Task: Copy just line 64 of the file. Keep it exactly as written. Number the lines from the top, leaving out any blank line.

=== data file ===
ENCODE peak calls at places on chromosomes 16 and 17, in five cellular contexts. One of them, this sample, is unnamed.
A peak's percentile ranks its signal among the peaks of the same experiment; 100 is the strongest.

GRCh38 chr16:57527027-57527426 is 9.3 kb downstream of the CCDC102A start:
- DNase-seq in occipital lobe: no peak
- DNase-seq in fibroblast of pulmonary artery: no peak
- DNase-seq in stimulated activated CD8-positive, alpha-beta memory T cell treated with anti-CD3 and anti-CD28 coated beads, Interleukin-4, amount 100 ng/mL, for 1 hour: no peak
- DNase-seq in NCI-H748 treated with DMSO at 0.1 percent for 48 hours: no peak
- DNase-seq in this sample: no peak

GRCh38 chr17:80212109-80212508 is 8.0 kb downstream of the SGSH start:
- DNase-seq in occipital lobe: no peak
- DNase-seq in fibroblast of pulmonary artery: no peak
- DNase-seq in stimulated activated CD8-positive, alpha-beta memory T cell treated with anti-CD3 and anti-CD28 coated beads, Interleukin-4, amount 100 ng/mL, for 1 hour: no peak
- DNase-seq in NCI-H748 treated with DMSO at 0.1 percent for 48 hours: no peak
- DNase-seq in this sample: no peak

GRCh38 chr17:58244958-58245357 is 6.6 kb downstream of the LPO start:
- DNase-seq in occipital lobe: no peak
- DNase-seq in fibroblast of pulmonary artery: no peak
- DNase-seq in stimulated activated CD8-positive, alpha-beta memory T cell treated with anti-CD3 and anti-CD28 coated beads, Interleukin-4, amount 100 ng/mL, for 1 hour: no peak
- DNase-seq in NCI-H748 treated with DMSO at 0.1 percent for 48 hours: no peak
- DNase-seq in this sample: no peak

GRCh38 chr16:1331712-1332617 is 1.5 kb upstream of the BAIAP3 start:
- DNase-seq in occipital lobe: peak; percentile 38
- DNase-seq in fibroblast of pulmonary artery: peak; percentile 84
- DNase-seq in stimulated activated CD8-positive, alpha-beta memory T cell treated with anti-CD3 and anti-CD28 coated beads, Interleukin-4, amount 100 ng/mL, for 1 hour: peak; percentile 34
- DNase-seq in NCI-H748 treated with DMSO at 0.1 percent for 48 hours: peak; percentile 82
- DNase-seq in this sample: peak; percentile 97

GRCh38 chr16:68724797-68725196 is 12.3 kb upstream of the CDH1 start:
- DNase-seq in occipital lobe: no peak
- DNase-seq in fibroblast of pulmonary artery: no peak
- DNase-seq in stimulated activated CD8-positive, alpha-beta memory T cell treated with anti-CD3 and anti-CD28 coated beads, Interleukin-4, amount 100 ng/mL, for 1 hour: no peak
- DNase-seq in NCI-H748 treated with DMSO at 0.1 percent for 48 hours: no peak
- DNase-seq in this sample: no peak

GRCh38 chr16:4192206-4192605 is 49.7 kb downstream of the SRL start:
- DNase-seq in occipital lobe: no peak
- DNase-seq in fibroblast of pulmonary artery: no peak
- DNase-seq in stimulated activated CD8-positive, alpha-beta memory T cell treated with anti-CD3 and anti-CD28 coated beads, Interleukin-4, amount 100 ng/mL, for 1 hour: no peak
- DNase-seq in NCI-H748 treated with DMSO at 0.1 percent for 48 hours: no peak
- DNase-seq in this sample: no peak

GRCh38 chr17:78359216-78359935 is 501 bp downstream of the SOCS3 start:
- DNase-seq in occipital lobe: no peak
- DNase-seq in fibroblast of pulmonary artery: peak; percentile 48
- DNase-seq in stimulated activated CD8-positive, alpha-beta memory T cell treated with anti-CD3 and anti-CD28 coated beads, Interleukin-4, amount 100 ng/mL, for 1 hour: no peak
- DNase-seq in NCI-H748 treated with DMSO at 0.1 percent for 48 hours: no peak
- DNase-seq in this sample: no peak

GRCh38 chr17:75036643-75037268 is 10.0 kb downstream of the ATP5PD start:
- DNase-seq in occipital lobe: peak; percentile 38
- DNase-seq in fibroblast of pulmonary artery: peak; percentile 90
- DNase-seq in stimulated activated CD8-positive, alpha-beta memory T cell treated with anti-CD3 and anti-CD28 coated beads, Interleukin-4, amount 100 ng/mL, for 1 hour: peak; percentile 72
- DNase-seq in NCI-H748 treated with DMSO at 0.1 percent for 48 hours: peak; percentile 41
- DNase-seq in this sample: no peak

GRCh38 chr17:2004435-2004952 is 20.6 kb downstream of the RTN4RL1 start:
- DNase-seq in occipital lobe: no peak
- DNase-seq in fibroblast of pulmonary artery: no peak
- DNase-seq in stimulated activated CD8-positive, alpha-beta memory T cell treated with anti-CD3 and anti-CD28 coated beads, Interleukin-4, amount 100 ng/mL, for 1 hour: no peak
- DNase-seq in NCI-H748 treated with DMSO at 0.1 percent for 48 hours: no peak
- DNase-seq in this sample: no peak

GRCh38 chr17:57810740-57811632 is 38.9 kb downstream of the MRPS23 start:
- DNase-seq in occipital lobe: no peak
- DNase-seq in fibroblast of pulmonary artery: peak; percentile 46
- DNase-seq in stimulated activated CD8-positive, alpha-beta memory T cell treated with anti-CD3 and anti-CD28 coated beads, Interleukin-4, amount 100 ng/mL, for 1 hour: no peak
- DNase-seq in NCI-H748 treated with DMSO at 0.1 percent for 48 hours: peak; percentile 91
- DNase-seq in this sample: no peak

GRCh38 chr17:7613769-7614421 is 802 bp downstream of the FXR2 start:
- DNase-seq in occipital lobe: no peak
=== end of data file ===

- DNase-seq in occipital lobe: no peak